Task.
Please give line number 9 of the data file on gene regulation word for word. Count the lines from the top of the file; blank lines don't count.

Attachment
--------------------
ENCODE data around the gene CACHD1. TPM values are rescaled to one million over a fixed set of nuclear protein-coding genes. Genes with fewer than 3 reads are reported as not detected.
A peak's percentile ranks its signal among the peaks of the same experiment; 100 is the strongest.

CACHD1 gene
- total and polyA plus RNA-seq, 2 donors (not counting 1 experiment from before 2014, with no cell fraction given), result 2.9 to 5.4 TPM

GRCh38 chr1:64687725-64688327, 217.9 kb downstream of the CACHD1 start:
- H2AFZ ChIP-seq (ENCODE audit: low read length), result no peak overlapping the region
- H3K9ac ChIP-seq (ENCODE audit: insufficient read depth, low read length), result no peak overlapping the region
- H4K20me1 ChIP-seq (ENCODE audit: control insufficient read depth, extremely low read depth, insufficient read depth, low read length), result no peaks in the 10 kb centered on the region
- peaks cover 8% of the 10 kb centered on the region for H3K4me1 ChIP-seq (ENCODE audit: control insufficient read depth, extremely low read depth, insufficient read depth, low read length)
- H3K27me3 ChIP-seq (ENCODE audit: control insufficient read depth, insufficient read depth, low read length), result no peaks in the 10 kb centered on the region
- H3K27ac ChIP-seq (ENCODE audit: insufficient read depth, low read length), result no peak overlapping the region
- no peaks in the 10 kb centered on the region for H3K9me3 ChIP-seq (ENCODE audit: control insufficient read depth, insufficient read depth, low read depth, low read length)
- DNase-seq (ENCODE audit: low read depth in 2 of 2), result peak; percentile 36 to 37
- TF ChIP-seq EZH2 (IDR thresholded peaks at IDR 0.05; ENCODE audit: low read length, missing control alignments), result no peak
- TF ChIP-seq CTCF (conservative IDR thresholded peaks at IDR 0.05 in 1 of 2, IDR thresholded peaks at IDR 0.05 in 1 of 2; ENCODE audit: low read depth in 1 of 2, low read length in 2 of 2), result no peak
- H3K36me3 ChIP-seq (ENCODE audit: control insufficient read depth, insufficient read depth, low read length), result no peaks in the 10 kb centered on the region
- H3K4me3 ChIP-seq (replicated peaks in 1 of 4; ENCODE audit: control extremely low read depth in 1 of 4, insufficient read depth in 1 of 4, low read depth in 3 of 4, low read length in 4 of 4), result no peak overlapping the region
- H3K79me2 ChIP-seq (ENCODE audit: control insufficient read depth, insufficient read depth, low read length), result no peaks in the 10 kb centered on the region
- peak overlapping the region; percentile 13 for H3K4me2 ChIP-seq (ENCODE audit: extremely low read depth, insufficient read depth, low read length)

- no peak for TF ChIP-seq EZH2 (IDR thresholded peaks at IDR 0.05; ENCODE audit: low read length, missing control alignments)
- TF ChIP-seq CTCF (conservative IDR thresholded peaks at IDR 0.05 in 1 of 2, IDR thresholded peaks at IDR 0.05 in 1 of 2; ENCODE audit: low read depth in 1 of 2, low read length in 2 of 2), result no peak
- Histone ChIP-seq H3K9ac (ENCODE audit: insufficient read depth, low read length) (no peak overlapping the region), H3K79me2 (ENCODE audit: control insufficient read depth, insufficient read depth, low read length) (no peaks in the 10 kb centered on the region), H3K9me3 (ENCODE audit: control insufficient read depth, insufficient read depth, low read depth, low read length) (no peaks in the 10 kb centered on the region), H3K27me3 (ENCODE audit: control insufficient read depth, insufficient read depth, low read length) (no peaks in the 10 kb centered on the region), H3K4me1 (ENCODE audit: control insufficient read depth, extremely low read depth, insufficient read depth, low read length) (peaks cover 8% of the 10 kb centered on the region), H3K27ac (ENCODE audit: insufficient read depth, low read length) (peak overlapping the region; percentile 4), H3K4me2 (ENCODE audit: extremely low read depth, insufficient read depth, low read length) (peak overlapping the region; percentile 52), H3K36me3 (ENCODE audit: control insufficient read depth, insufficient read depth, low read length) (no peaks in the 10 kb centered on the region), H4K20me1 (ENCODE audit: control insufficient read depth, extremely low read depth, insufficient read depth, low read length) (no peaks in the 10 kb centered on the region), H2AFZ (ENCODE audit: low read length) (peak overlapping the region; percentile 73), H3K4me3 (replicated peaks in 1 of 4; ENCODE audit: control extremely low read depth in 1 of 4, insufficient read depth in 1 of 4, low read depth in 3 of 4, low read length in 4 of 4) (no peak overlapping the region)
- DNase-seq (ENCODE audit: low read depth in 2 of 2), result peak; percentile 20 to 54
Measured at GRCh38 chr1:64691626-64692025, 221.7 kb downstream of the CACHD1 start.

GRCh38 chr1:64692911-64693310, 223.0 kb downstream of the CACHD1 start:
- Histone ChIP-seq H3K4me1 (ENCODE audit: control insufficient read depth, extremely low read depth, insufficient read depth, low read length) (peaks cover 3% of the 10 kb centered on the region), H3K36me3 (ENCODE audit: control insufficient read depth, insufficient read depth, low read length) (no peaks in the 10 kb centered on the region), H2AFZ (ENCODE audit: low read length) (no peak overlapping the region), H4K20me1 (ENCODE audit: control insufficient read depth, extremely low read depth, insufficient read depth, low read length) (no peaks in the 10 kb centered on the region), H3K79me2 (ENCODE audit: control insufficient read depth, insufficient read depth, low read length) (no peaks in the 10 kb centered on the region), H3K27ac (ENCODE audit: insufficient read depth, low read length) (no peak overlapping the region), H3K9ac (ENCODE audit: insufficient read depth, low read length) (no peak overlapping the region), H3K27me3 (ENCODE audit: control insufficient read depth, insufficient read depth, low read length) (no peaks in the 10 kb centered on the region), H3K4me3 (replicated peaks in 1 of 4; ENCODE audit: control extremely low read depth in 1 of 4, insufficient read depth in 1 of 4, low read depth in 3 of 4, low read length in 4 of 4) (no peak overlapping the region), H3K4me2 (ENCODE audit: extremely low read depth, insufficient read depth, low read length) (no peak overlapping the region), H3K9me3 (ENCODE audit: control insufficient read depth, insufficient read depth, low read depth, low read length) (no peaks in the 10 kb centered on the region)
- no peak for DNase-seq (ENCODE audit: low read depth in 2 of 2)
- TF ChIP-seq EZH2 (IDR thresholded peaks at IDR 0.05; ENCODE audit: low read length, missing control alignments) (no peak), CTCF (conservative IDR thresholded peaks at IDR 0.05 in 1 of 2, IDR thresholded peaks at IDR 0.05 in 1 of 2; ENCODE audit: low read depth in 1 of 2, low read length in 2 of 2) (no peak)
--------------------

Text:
- peaks cover 8% of the 10 kb centered on the region for H3K4me1 ChIP-seq (ENCODE audit: control insufficient read depth, extremely low read depth, insufficient read depth, low read length)